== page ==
Summary—This essay defines existentialism, describes the ideas of six major existentialists, and describes each of their two major written works.
The Canadian Constitution recognizes the supremacy of God. Albert Einstein said that God is the sum total of the laws of nature. According to the Constitution and Einstein, the laws of nature are supreme to everything including the laws of government. In other words, the laws of nature trump the laws of government. Relativity theory, quantum theory and my theory of one are all laws of nature. I have sent letters to the Canadian government claiming they had no legal right to let the bank take my house in that it violates the Constitution. By holding true to my arguments, I am an existentialist proving the government has not taken responsibility and is acting in bad faith.
Defining Existentialism. Kierkegaard and Sartre bookended the philosophy of existentialism, which effectively died with Sartre in 1980. It is the philosophy emphasizing individual existence, freedom and choice. Existentialism stresses that individuals have total freedom and total responsibility for the entire world. For man, existentialism tells us that existence precedes essence. Consider a pen for example. Its essence (ie. its design) comes before its existence. Alternatively, man arrives on the scene (ie. his existence) then creates his essence. Consider that the Freudian cognitive model has the ego choosing between the id (or self) and the superego (or government). If the ego chooses the id, it is existentialism. If the ego chooses the superego, it is behaviorism. Behaviorism is the model currently used in Western society and only asks that we behave ourselves. Everyone should choose existentialism over behaviorism.
Kierkegaard. Søren Kierkegaard (1813-55) was a Danish religious philosopher concerned with individual existence and subjective choice, which profoundly influenced theology and existential philosophy. He wrote critical works on Christianity, morality, psychology and religious philosophy. Kierkegaard used metaphors, ironies and parables. Much of his philosophy deals with how individuals live. He focused on actual human reality rather than abstract ideas, emphasizing the significance of personal choice and commitment to one’s beliefs. Fear and Trembling is his book which stresses that one must work out one’s salvation with fear and trembling (ie. Feel the fear and do it anyway). Kierkegaard sought to understand the anxiety that was present in Abraham when he believed he was ordered by God to take his own son’s life. He identified the religious sphere as guided by a devotion to the divine. In his book Either/Or Kierkegaard describes the other two spheres of existence as the aesthetic and the ethical. The aesthetic sphere is a refined form of hedonism that searches for pleasure and the enhancement of mood. The aesthetic individual seeks new experiences in order to stave off boredom and despair. To avoid this, the aesthetic individual must take a leap of faith into the great unknown of the ethical way of life. The ethical sphere involves a passionate commitment to social duties and religious commitments.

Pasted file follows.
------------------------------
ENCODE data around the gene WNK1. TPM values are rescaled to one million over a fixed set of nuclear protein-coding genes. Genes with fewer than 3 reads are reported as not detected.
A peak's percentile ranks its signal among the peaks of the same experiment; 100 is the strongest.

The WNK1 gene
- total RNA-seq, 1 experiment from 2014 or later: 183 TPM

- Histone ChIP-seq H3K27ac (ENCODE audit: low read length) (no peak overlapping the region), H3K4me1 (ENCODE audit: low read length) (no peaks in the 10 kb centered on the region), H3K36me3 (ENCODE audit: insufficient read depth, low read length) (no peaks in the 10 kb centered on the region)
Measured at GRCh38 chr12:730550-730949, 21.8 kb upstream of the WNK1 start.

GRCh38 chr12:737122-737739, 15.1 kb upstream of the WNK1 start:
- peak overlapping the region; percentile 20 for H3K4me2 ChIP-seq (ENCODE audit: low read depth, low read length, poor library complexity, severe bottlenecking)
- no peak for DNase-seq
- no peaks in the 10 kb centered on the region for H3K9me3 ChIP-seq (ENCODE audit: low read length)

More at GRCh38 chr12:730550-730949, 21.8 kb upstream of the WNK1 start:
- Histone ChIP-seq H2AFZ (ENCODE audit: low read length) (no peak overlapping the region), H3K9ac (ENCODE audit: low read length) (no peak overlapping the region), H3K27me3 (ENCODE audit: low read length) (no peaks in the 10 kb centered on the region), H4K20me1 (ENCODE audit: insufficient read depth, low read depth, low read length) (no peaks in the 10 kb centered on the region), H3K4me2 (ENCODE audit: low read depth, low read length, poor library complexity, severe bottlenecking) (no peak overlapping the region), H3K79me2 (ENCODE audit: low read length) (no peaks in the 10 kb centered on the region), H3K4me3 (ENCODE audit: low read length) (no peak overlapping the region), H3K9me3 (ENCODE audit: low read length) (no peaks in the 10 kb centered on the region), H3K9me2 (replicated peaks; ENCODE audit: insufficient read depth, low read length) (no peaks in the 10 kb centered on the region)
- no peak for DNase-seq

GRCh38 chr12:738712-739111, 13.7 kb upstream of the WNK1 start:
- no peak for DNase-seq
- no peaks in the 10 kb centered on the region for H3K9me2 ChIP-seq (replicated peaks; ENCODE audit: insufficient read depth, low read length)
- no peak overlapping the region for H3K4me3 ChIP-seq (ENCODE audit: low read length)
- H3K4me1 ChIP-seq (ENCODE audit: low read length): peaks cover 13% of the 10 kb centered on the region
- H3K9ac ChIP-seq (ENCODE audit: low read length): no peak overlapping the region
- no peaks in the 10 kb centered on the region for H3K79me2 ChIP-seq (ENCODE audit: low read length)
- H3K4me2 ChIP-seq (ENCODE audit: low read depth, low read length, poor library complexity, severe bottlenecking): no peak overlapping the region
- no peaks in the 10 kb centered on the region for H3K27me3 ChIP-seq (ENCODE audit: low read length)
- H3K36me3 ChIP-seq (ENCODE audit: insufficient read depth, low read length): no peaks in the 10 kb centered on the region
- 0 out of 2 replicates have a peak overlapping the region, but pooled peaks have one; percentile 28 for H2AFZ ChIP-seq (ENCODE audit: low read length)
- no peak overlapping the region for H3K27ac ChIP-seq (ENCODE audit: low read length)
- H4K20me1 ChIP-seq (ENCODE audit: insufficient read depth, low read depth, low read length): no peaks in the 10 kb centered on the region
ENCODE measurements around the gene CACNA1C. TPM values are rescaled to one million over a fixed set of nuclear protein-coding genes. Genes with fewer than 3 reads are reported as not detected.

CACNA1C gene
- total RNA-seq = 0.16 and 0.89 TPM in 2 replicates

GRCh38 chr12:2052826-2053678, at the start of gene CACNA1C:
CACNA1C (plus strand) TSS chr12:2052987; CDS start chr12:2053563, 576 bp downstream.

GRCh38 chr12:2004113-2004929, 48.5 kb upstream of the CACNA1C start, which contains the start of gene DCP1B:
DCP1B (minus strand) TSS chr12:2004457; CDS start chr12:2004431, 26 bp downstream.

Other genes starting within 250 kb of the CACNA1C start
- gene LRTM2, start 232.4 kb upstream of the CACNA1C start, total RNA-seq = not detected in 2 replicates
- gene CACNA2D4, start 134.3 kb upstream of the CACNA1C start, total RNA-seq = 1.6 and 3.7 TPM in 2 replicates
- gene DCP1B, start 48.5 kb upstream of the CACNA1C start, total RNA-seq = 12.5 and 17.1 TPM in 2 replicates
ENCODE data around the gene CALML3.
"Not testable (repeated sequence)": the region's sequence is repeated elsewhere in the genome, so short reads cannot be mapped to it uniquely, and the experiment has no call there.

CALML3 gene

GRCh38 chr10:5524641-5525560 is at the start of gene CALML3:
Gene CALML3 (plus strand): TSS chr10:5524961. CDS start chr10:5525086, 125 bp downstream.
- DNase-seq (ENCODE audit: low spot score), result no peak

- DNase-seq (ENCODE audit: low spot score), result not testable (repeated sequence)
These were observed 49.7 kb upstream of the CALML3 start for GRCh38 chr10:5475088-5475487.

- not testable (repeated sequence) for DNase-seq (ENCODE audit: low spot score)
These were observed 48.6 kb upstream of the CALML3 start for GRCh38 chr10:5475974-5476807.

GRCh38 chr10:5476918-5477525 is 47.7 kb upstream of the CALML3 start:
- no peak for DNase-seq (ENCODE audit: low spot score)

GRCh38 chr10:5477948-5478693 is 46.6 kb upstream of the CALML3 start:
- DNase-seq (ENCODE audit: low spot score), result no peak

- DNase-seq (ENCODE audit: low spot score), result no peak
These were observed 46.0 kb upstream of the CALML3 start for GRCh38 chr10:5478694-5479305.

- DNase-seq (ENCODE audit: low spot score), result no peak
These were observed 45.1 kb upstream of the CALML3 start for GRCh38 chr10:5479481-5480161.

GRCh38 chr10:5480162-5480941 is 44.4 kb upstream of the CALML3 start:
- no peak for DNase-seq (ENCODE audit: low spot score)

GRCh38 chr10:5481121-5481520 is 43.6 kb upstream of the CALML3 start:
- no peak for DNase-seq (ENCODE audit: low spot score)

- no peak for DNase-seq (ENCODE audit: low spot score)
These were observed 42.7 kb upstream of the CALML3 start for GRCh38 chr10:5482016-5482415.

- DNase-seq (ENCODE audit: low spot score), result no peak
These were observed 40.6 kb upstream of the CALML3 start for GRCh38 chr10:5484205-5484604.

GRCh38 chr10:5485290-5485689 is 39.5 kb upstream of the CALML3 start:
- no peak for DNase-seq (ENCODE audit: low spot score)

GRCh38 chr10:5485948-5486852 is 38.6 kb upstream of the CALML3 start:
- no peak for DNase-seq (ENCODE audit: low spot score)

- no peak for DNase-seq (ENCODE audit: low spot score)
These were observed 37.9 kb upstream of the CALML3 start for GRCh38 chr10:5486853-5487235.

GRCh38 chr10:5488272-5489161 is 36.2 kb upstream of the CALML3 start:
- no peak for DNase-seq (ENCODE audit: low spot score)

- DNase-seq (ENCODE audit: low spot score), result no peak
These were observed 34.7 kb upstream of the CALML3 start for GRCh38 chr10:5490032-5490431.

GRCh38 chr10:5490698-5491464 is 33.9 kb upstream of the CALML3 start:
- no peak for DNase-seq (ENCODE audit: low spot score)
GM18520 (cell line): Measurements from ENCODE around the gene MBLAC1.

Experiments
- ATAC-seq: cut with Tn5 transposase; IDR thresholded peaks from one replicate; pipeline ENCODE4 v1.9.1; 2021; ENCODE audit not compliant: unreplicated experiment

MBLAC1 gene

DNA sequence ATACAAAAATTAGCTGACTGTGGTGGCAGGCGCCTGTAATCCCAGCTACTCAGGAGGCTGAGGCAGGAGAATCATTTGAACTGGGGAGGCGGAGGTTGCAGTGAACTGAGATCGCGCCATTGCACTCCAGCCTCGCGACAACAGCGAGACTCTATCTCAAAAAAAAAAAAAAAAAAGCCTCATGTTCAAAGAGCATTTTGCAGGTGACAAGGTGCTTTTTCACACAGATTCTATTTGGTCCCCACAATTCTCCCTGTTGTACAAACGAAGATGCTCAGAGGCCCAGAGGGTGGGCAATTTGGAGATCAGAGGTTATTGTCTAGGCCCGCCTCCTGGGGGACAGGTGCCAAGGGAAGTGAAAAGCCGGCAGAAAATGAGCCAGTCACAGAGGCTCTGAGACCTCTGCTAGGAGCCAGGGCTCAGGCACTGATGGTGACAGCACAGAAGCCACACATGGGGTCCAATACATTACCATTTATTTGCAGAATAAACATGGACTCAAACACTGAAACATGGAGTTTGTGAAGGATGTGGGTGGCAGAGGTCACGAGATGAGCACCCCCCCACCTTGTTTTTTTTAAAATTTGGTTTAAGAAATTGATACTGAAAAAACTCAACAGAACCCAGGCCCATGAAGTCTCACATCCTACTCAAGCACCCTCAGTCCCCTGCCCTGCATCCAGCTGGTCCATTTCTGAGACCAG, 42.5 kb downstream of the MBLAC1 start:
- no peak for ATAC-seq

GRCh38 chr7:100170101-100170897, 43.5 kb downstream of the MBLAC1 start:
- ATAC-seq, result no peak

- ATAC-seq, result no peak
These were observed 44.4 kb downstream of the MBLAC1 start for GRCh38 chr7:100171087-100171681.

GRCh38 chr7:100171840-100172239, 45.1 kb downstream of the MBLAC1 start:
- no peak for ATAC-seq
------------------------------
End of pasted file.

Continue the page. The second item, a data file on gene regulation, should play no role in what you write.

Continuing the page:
Nietzsche. Friedrich Nietzsche (1844-1900) was a German philosopher, poet and philologist. He is perhaps most famous for his claim—God is dead—We have killed Him. Nietzsche spent much of his career attempting to reaffirm life and to counteract nihilism, which called for a radical rethinking of human nature. His book The Birth of Tragedy depends on the conflict between two opposing forces of Apollonian and Dionysian. Apollo is the Greek god of light and reason characterized by restraint and detachment. Dionysus is the Greek god of wine and dance and behaves in a frenzy in which the ego gives way to the self. Both the Apollonian and Dionysian are necessary for the creation of value. The book is divided into two parts. The first half deals with the nature of Greek tragedy with Apollonian and Dionysian. The second half uses the Greek model to understand modern culture in its decline and its potential rebirth. Beyond Good and Evil is a summary of Nietzsche’s mature philosophy. He contrasts other philosophic dogmatism with his own free spirit. He hoped that future philosophers would be characterized by being willing to follow arguments through to their natural conclusions. Nietzsche also spoke out against the morality of the everyman who encourages mediocrity and hates excellence.